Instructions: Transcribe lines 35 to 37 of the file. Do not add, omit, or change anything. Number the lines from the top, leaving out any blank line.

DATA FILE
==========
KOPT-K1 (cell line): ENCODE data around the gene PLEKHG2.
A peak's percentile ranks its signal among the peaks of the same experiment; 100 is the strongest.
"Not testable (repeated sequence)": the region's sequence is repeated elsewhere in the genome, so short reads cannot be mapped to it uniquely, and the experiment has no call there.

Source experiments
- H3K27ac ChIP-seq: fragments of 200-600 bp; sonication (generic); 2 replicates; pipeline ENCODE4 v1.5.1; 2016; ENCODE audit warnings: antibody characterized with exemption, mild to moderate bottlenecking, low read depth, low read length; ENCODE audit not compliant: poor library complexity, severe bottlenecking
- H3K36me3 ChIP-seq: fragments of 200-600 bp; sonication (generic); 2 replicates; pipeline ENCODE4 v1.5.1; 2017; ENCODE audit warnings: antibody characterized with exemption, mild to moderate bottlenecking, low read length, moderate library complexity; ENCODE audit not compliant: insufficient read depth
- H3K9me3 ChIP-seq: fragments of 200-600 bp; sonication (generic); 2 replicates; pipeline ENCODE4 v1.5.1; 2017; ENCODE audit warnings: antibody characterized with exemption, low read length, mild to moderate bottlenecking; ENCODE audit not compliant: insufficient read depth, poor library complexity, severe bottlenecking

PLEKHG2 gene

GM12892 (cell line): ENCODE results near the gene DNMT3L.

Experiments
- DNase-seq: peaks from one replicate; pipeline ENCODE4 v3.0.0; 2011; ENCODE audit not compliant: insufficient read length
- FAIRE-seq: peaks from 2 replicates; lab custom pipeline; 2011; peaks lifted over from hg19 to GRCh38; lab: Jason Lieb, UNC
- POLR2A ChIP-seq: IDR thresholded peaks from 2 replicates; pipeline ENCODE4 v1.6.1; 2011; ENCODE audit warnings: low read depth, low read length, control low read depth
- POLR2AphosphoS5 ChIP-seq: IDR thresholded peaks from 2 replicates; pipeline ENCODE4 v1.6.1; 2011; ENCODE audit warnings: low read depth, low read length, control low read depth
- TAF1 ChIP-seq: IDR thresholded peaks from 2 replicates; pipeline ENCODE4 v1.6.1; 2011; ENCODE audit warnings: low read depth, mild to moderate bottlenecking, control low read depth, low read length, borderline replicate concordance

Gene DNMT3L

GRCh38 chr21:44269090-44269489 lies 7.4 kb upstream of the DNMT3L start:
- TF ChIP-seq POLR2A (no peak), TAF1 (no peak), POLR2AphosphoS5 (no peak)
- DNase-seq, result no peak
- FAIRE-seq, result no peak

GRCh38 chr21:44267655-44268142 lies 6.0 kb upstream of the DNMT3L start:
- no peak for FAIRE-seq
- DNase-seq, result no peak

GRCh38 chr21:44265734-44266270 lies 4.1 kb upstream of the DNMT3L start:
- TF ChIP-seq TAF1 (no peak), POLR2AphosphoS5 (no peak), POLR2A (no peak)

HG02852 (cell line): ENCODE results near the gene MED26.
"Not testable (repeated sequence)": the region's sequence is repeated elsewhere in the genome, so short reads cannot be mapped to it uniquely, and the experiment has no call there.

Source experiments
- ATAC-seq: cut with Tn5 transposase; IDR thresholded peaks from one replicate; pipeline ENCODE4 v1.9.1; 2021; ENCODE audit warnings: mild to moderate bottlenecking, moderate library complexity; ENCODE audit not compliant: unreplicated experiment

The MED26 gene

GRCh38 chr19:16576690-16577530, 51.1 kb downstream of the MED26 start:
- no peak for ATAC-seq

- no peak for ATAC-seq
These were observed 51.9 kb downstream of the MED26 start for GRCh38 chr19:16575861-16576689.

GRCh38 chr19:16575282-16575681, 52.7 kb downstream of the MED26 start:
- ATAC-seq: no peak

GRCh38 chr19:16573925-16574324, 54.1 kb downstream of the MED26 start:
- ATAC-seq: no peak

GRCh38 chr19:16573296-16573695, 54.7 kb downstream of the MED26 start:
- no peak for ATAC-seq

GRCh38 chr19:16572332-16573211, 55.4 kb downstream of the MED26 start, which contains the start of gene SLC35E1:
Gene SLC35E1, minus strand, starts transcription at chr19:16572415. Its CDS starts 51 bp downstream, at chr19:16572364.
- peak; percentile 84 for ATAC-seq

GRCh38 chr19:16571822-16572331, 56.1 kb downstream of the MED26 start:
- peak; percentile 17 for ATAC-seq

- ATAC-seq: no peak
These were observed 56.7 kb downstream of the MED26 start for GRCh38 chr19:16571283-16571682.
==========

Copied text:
GRCh38 chr19:16575282-16575681, 52.7 kb downstream of the MED26 start:
- ATAC-seq: no peak

GRCh38 chr19:16573925-16574324, 54.1 kb downstream of the MED26 start: